ATI Urine Specimen Collection [Notes] Flashcards
Clean-catch urine samples
The clean-catch method is suitable for patients who are able to understand instructions for depositing a urine sample into a sterile cup or receptacle. Patient education, including written instructions, helps ensure that patients use the proper technique. They must wash their hands prior to providing a sample. Then, with a sterile cup and clear instructions, they produce the sample. You do not need to observe them unless they request assistance.
Label urine specimens according to your facility’s policy prior to sending them to the laboratory. Refrigerate them or put on ice until they are transported (usually in a cooler to preserve the samples).
Clean-catch urine samples ( Male Patients )
Male anatomy provides a distinct advantage in providing adequate urine samples with the clean-catch method. Instruct the uncircumcised male to retract foreskin before cleaning. Male patients should use an antiseptic wipe moving from the center to the outside in a circular motion to cleanse before beginning stream. Tell male patients to direct the initial stream of urine into the toilet, pause, and then proceed to urinate into the collection cup. With the lid in place on the cup, label the sample and send it to the laboratory for analysis.
Clean-catch urine samples ( Female Patients )
Female patients sometimes encounter difficulty because of the potential to contaminate the sample with skin or bacteria from the external genitalia surrounding the urethra. Instruct female patients to wash their hands, hold the collection cup in one hand, and use the other hand to part their external genitalia to help reduce contamination. Clean the area with an antiseptic wipe, moving from front to back. Repeat three times using a fresh wipe each time (left side, right side, and center). Tell them to allow the initial stream of urine to go into the toilet, pause, and then urinate into the collection cup. With the lid in place on the cup, label the sample and send it to the laboratory for analysis.
Clean-catch urine samples ( Pediatric Patients )
Children can obtain clean-catch urine samples, but they might find it easier with a sterile receptacle placed within the toilet for specimen collection. Pour the sample from the receptacle into a sterile collection cup. Then, with the lid in place on the cup, label the sample and send it to the laboratory for analysis. Clear plastic single-use bags can be used for infants or toddlers. The bags have a self-adhesive material which fits around the child’s urethral meatus. Do not squeeze samples from a wet diaper or pad, as the results are likely to be inaccurate. Some studies have demonstrated accuracy of some urine tests when urine is collected in a syringe from a disposable diaper. However, the preferred and more reliable collection method for all urine tests is a collection cup or bag.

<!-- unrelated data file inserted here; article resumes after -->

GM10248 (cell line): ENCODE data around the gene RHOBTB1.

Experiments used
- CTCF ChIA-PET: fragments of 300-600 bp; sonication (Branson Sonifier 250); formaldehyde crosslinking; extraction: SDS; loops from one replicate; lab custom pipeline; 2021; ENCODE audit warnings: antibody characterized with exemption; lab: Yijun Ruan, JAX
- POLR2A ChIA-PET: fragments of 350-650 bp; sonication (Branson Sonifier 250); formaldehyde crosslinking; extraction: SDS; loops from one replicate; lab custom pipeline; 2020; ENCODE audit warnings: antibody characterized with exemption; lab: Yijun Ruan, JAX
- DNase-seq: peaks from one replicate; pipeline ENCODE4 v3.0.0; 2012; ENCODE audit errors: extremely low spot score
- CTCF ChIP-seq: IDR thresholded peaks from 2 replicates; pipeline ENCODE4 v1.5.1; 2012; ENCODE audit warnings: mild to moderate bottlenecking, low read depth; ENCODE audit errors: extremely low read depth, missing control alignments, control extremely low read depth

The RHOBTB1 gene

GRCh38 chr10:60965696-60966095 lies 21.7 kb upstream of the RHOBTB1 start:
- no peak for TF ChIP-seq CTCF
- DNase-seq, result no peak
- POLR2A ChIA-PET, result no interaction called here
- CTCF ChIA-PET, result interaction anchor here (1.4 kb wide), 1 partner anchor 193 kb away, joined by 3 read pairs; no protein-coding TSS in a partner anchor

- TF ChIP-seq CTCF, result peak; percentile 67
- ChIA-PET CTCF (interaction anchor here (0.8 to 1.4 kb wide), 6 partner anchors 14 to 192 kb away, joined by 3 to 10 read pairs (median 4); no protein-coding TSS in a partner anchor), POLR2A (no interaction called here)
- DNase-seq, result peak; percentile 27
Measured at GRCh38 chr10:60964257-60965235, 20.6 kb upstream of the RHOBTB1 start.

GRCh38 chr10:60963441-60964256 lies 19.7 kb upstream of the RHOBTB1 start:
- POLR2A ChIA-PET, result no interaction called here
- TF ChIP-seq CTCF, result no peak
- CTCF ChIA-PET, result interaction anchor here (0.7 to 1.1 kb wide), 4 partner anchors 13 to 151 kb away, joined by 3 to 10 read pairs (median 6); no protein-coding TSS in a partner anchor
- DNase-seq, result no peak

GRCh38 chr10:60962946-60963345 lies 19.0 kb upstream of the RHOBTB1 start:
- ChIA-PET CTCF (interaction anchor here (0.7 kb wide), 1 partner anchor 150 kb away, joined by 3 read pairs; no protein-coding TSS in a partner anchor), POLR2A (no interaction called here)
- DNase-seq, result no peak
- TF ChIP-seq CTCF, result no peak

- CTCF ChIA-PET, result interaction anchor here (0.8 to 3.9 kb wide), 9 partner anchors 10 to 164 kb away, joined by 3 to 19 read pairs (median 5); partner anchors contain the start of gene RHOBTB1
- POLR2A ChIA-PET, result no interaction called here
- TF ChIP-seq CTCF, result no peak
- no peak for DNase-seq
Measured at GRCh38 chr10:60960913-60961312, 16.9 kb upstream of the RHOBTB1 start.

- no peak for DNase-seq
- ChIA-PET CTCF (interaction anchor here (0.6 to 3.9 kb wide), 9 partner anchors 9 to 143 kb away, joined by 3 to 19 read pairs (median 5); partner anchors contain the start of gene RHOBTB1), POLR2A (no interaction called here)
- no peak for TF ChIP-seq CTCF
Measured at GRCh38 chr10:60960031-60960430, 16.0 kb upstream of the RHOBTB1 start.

Sampling urine through a catheter
Perform a straight catheterization if prescribed to obtain a sample from a patient who is unable to urinate. Use surgical asepsis when inserting the catheter, and allow a small amount of urine to pass prior to filling a sterile cup for sampling.
Use the appropriate port for collecting a urine specimen from a patient who has an indwelling urinary catheter in place. Many catheters have a needleless system that involves cleansing the port and using a syringe to withdraw a sample from the tubing. If too little urine is in the tubing, clamp the catheter below the port to allow some urine to collect in the tubing rather than going into the collection bag. Never take a urine sample from the collection bag as this type of sample is often concentrated or contaminated and can alter the test results. Place the urine sample in a sterile collection cup, label it, and send it to the laboratory for analysis.